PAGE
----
[HanCinema's Drama Review] "Goddess Of Fire Jeongi" Episode 2
By Lisa Espinosa | Published on
After sifting through the over-simplified, yet messily executed political situation, I found the second episode of "Goddess Of Fire Jeongi" more interesting than the first. As with the first episode, the scenes with the young actors are the most enjoyable to watch. They're the most emotionally poignant. But, the politics bogged the rest of the episode down - it took a while to sift through the mire.
The political fieldin this story is a well-known one: princes compete for the crown, supported by different political factions. The fight for power is full of underhanded tactics and deception. In the case of the "Goddess Of Fire Jeongi", the Queen's faction supports her biological son, the youngest prince, and try to get him named as heir apparent. But the king wishes to test all of his sons to see who should be named, so he places the middle son and our hero, Gwanghae, in charge of Punwon Kiln. The oldest son, Imhae (Lee In-sung), is angered by being passed over and so he breaks a porcelain bowl that is an heirloom and the responsibility of Gwanghae.
I'm having trouble digesting Imhae's character because he is such a buffoon. He is a farting, drinking, dim-witted prince who is jealous of Gwanghae. But the idiocy isn't really used well in terms of capturing the viewer. Yes, I laughed when he farted, but Gwanghae seems so unphased by Imhae that his deviant behavior is made moot - it doesn't do enough to rile up our hero. Also, the scene when Imhae breaks the ceramic bowl is just too contrived - Gwanghae knows his brother and his tendencies. Why would he let a clumsy drunk person in a room full of porcelain? The writer needed to get Gwanghae in the hotseat - it should've been done more naturally.
Kang-chun from "Goddess Of Fire Jeongi" Episode 2
A character who could be interesting is potter Lee Kang-chun, Yoo Jung's biological father. He is part of the Queen's faction and uses his pottery to curry favor among the nobility. The character doesn't seem a complete villain. Rather, he seems to only be trying to survive in the dangerous political landscape. He loves his son, Lee Yook-do (Oh Seung-yoon), and wants to do good by him. However, when Yook-do visits Kang-chun's artistic rival, Yoo Eul-dam, and is captivated by the man's ability, Kang-chun is furious. It's that jealousy-fueled fury that will most likely morph him into a true villain.
Currently, however, I neither like him enough nor hate him enough about what he does one way or the other. Showing more of his human side would make him a more potent character. Watching a few more heartwarming father/son scenes would win me enough so that I'd pity his sticky political situation and his insecurity over his ceramics.
Also, what makes politics in dramas interesting is not necessarily the politics themselves, but how they are executed. Can I, the viewer, become emotionally invested in what's on screen? Thus far, it's hard to invest in the politics and the battles between adults. There is no driving force besides greed behind the Queen's faction, which makes it difficult to hate. I want to hate the bad guys, or else feel torn about their situation.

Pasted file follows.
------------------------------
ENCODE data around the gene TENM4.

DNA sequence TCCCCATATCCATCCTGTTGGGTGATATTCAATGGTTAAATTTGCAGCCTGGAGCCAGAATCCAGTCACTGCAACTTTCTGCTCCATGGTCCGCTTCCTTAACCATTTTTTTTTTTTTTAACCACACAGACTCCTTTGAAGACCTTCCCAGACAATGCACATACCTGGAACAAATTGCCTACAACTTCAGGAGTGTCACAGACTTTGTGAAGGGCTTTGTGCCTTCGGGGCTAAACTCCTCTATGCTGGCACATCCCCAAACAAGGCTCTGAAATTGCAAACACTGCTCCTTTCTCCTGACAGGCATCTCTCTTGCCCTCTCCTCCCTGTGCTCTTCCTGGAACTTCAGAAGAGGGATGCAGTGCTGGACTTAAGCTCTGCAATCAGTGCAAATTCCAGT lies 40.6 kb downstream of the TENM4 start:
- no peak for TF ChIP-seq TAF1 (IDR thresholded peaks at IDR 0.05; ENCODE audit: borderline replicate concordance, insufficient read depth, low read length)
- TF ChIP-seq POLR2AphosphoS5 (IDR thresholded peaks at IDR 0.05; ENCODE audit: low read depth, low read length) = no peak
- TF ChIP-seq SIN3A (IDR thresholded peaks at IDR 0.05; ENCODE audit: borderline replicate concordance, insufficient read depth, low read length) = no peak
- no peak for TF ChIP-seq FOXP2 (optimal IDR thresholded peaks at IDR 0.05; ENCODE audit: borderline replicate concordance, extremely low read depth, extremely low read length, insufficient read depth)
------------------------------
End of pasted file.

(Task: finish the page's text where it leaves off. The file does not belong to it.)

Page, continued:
Jung and Eul-dam from Goddess of Fire Episode 2
It's also difficult to get behind the politics because any scenes having to do with political mechanizations tend to be clumsy and the adults' acting is overdone. Bad guys smirk too much, yell too much and lack nuance. On paper a character may be that way, but an actor can breathe life into a dead character. I'm hoping the cast settles into its roles soon. That, and I hope the writer and director become more succinct with the dialogue and the scene planning. There are so many unnecessary lines and camera shots. They do nothing for the plot and only waste time.
When the action turns towards the children, however, the show magically lightens in feel and becomes enjoyable. It also deals with softer subject matter: young love and friendship. While the love square between Gwanghae, Jung, Tae-do and Jung's friend Hwa-ryung could've been much more quickly established, it was fun to watch them frolic about, yearning for each other, and trying to understand their emotions all while trying to deal with the nasty complications of their parents' political world.
These kids aren't particularly strong actors, but they do well enough. No one actor has stood out to me. Rather, the scene and script have made it easy for the young people to fall into character. It makes me wonder what will happen when the tone of the children's scenes turns from light-hearted to serious. Will the kids be able to adapt?
Written by Raine from Raine's Dichotomy
Journalist, drama lover, and foodie, Lisa enjoys exploring Korea, speaking the language, and soaking in all that dramaland has to offer. Her Korean husband laughs that she knows more than he ever will about dramas and K-pop. Lisa Espinosa can be contacted via firstname.lastname@example.org.